There’s a new dink in town…

When we talk about pickleball dinks. We mostly are talking about a shot hit from up at the NVZ line that is basically just pushed over the net in a gentle arc with not much spin into the opposing kitchen.

Or maybe it has a little backspin on it to help keep it lower.

A standard dink is hit with an open paddle face and very little swing (if you’re doing it right) and you just kinda bump it over the net.

The purpose is to make it unattackable and keep the rally going, wait for that ball to accidentally lift a little too high and then it’s go time.

BANG, BANG… point over!

What we’re seeing more and more, especially in tournament play, is that players are doing more with their dinks.

The idea is not only to make it unattackable but you are also actively trying to generate that accidental error from your opponent that puts them in a situation where they are more likely to lift that ball just a little too high which puts your team in a position to attack.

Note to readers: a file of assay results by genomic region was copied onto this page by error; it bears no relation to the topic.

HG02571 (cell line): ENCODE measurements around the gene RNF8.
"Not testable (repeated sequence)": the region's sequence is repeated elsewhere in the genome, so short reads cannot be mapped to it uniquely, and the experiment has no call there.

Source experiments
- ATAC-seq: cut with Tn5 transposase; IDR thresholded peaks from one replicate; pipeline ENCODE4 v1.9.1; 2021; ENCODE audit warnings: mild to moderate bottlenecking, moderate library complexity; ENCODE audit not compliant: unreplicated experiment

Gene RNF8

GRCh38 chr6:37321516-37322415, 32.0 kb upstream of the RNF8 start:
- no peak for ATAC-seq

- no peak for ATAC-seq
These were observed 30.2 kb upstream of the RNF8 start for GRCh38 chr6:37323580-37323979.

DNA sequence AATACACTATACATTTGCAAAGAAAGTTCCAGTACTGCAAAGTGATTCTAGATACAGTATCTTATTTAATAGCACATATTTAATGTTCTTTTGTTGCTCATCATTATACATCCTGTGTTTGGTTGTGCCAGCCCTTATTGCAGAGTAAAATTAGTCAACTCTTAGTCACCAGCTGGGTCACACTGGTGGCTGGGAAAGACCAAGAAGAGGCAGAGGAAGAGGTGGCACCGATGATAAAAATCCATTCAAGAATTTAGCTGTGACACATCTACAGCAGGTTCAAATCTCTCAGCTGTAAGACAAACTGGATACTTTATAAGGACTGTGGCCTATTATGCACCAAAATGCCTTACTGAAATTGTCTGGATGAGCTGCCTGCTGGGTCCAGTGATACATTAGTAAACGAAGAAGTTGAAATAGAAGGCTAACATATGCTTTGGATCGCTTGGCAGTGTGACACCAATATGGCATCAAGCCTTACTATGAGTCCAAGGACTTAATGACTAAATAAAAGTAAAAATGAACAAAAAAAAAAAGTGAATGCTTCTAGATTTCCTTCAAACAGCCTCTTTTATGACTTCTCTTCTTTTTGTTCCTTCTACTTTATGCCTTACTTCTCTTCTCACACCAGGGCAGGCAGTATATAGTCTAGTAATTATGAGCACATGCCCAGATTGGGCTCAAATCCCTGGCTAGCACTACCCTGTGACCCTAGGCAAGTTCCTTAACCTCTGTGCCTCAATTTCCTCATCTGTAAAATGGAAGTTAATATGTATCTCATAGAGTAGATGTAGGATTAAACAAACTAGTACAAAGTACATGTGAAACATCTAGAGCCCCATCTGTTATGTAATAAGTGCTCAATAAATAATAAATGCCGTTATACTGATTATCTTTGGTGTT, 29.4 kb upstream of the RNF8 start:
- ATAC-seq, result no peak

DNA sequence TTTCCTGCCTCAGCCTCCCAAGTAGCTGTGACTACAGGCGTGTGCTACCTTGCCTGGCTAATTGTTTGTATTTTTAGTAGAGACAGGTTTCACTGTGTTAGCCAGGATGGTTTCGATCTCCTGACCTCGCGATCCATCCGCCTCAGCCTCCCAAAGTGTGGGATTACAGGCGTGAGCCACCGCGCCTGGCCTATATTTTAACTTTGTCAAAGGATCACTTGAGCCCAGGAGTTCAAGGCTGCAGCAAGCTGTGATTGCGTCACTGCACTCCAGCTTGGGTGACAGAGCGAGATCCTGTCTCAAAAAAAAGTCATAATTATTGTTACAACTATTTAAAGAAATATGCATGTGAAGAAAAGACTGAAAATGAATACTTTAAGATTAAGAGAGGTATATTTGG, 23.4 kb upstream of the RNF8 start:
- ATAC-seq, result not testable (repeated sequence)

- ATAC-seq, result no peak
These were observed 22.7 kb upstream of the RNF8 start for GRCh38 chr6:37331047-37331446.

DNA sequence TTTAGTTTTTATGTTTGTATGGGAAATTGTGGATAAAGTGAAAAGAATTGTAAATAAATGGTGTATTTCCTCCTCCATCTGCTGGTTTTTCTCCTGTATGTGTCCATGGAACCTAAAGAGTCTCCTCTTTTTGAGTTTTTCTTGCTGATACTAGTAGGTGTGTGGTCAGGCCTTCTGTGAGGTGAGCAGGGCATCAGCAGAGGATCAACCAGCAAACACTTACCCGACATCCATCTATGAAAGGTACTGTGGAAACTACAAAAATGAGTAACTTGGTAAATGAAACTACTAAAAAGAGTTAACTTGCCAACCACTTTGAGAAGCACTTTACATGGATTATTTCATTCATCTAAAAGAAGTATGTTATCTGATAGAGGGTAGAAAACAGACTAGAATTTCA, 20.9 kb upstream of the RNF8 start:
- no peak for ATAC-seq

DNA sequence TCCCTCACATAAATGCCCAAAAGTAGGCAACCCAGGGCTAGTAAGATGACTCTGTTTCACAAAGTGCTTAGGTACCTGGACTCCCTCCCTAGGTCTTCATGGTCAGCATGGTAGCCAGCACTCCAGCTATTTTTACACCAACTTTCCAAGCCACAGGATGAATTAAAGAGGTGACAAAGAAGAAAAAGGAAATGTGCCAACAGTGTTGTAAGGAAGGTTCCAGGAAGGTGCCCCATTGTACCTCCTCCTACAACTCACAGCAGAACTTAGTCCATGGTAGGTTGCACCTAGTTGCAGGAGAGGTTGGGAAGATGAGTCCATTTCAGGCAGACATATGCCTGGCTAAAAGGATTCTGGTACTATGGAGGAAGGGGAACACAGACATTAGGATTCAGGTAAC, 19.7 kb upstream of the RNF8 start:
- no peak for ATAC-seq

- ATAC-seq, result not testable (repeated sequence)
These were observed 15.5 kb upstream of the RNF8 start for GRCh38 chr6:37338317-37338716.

One strategy that we’re seeing deployed more and more in order to accomplish this is that players are putting some topspin on their dinks.

It’s called The Dink Dip. (You heard it hear first! PrimeTime Pickleball is coining the name/term Dink Dip, and 3rd Shot Dip, but that one’s for a different email 😉 )

So what is the Dink Dip (topspin dink) and why would you hit a topspin dink instead of a flat (no spin) or backspin dink and why is this more likely to generate a weak response from the opponent that has a greater chance of being an attackable shot for you?

A dink with topspin can still be hit with safe net clearance and can be hit in such a way that immediately after it crosses the net, it starts to dip down into the court at a faster rate than a flat or backspin dink would.

Additionally, when a ball with topspin hits the ground, it will actually speed up a bit and jump towards the player if hit directly at them or bounce more quickly away from a player if hit more away for them.

As a result, an opponent receiving a topspin dink is more likely to get jammed up, rushed or have to reach and make contact outside their comfort zone.

It will be much harder for an opponent to hit a clean response when receiving a topspin dink. Off paddle center hits will increase.

All these factors spell trouble for your opponent and they will very likely pop a lot more of these up for you to attack than a standard dink.

So start getting more aggressive with your dinks and add the topspin dink (Dink Dip!) to your arsenal of shots.

Jordan shows us how in the video at the top.

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